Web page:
Deportations Sink Dutch-Turkish Relations
Turkish hopes to grow closer to Europe continue to fall apart as the controversy between Turkey’s President Erdogan and German and Dutch officials rages on. Turkish ministers have been barred from entering both countries as the nation tries to convince its expatriates to support an upcoming vote on a constitutional amendment giving Erdogan additional powers. The referendum is scheduled for April 16th.
Turkey Plans Referendum to Give President Erdogan More Powers
The referendum is part of President Erdogan’s plan to do away with the position of Prime Minister, and vest executive authority under a single person. The Turkish parliament already approved this change overwhelmingly, but constitutional amendments must be ratified by a popular vote as well. Those opposed to the passage of the referendum worry that allowing one man to hold so much power could easily lead to Turkey becoming a dictatorship.
European Officials Voice Concerns about Turkish Political Interventions
German officials originally cited safety concerns. However, political analysts also suggest that many of the European government leaders are afraid that the visits while energize the far right political parties in advance of national elections scheduled for this year. Denmark also suggested that Turkish officials delay scheduled visits lobbying in support of the measure.
German Officials Refuse Turkish Demands to Speak to Turkish Expatriates
The initial incident occurred when German authorities refused to let the Turkish Justice Minister, Bekir Bozdag, and the Turkish Foreign Minister, Mevlut Cavusoglu, speak to Turkish nationals about the referendum. Eventually Cavusoglu got around this restriction by giving a speech from Hamburg’s Turkish consular residence, which is technically considered Turkish soil. The ministers were trying to gain the support of the millions of potential voters living in Europe, most of whom were part of guest worker programs begun in the 1960s.
Erdogan Reacts to German Restrictions
After his officials were denied the opportunity to speak, Erdogan reacted by comparing the German actions to those of the Nazi era, a claim which the German government refuted. Critics of Turkey’s behavior noted that it is in fact Turkish law which prohibits campaigning overseas. On February 15th, Turkey’s election authority once again confirmed a ban on all foreign propaganda related to the referendum.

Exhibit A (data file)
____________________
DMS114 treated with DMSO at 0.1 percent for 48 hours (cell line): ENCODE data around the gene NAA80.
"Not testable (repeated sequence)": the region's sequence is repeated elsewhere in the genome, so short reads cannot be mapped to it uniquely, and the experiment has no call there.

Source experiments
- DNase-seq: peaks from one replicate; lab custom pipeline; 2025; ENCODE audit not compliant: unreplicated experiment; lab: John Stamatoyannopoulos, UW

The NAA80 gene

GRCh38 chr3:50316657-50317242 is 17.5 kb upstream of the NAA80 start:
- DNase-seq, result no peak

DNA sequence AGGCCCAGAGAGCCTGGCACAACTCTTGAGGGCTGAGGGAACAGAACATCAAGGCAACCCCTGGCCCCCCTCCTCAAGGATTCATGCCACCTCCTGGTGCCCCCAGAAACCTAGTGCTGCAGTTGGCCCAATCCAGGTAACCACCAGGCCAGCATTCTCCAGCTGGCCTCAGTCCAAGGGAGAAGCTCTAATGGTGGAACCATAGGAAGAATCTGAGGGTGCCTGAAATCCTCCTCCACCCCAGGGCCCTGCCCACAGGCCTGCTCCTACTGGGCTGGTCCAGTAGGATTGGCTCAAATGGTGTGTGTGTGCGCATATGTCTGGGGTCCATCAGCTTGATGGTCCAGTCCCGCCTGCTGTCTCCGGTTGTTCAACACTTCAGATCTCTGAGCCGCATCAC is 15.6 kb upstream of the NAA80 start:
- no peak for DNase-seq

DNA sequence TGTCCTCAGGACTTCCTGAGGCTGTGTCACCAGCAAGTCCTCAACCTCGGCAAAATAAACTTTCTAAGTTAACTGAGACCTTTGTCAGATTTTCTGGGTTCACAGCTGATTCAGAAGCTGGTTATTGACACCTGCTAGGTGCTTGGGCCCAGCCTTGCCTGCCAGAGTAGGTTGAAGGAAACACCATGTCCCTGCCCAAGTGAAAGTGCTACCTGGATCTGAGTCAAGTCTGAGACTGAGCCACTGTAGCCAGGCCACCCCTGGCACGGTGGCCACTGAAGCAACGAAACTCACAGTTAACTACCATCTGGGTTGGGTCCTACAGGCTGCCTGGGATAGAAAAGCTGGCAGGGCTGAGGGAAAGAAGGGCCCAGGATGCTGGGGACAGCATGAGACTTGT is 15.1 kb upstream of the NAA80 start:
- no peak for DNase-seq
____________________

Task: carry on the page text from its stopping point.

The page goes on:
The Netherlands Bars Turkish Ministers
The situation escalated when the Netherlands also barred Cavusoglu and the Turkish Family Affairs Minister Fatma Kaya from entry. The Netherlands declared Kaya an unwanted foreigner, and sent her back to Germany. The Turkish Foreign Ministry closed the Dutch embassies in Istanbul and Ankara. This was due to “safety concerns” related to protests taking place outside of both locations. Additionally, Turkey asked the Dutch ambassador, who had been on leave, not to return for an unspecified period of time.
More Syrian Refugees Could Reach Europe
One of the likely consequences of the tensions between Turkey and Europe will be in trafficking of Syrian refugees. Turkey is currently keeping most of the refugees from reaching mainland Europe. In return, the EU provides increased benefits for Turkish nationals living within EU member states. President Erdogan has voiced concerns that the EU has not fully implemented the deal.
Right-wing Candidates Take Advantage of Erdogan’s Hardline Stance
The Turkish attempts to sway opinion in the Netherlands could affect the upcoming Dutch elections as well. Geert Wilders, the anti-immigrant, far-right candidate from the Party for Freedom, used the situation to warn against Erdogan’s political policies. He also suggested that any Turkish citizens who share Erdogan’s views should leave Holland. The Dutch election is a test for whether European sentiment is turning more nationalist, like the U.K. and the United States.
The Netherlands Remains Turkey’s Top Investment Partner
Despite his declarations that the Netherlands has become fascist for refusing entry to a number of Turkish officials, Erdogan must remain careful not to strain relations with the Dutch government past the breaking point. The Netherlands is currently Turkey’s major foreign investor. Dutch companies could start withdrawing funding from Turkish companies. Then Erdogan will find it difficult to stabilize the country’s economy. Calming economic fears was one of the reasons he is promoting a central authority.
How Will the Tensions between Turkey and Europe Affect Trading?
Turkey has threatened to levy penalties against the Netherlands in answer to the Dutch treatment of its ministers. Dutch exports to Turkey make up a significant portion of the country’s economy. Expect the euro to fall in anticipation of lower earnings and increased refugee numbers.
Turkey also plays a role as a mediator between Asia and Europe. If the country withdraws from working closely with the EU, the United States may take a more active role in the region. This despite President Trump’s stated wish to become more isolationist. This would improve stock prices for companies in the defense sector.